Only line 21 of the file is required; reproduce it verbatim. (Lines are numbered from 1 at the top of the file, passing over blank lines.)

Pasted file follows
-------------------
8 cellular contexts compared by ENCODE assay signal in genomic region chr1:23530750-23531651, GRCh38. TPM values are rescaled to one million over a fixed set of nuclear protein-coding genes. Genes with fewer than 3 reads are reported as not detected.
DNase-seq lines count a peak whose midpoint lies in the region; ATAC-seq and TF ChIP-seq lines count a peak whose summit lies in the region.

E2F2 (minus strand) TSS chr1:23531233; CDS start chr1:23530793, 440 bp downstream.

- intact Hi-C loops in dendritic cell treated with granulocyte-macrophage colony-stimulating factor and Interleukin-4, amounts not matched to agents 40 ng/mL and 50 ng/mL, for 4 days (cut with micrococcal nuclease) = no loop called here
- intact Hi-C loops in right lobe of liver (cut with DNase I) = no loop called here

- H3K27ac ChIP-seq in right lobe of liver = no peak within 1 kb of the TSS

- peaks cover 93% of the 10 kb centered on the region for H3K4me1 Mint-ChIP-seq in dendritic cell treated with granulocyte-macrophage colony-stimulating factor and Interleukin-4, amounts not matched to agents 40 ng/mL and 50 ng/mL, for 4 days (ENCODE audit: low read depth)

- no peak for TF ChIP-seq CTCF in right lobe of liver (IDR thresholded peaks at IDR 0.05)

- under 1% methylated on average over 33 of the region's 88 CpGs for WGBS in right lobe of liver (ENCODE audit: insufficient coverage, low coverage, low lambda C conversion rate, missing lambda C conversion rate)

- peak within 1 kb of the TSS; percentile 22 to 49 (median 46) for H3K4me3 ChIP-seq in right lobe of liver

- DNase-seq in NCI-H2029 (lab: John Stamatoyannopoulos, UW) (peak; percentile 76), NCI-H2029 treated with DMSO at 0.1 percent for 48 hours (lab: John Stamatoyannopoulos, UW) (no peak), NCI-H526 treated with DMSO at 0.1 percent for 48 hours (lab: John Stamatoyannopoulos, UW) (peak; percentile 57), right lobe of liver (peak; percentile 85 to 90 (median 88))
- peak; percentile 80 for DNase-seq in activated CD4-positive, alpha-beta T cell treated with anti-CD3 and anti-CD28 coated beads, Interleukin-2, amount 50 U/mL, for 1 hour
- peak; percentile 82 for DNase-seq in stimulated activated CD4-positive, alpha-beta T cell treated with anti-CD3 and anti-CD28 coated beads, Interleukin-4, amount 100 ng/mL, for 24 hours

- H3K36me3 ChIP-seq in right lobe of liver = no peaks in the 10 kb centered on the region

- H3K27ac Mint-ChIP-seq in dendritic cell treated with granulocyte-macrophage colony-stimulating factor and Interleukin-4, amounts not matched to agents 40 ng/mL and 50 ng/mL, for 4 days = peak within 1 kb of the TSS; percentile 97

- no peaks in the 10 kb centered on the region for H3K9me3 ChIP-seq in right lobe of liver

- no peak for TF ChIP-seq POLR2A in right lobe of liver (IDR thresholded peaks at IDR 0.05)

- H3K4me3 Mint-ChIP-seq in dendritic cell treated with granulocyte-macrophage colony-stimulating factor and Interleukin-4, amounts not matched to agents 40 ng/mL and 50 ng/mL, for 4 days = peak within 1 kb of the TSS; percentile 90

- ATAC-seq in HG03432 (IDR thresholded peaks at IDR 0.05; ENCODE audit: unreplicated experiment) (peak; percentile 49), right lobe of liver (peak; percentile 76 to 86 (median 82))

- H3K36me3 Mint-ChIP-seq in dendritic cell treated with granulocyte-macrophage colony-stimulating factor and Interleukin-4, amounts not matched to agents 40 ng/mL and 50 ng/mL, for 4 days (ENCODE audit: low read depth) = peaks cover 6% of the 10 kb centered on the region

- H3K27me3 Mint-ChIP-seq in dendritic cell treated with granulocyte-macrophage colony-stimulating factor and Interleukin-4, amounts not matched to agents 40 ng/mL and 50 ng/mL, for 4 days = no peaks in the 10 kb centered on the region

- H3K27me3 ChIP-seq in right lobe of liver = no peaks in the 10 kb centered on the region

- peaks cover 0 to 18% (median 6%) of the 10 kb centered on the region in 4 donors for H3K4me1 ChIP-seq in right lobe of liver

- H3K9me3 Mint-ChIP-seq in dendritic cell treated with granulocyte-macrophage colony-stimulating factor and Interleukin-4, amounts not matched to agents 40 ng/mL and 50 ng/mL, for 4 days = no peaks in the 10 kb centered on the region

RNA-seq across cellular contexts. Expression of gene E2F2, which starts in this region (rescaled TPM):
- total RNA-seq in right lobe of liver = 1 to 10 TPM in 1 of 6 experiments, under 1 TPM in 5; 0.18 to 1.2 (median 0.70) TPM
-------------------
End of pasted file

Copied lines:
- H3K27me3 Mint-ChIP-seq in dendritic cell treated with granulocyte-macrophage colony-stimulating factor and Interleukin-4, amounts not matched to agents 40 ng/mL and 50 ng/mL, for 4 days = no peaks in the 10 kb centered on the region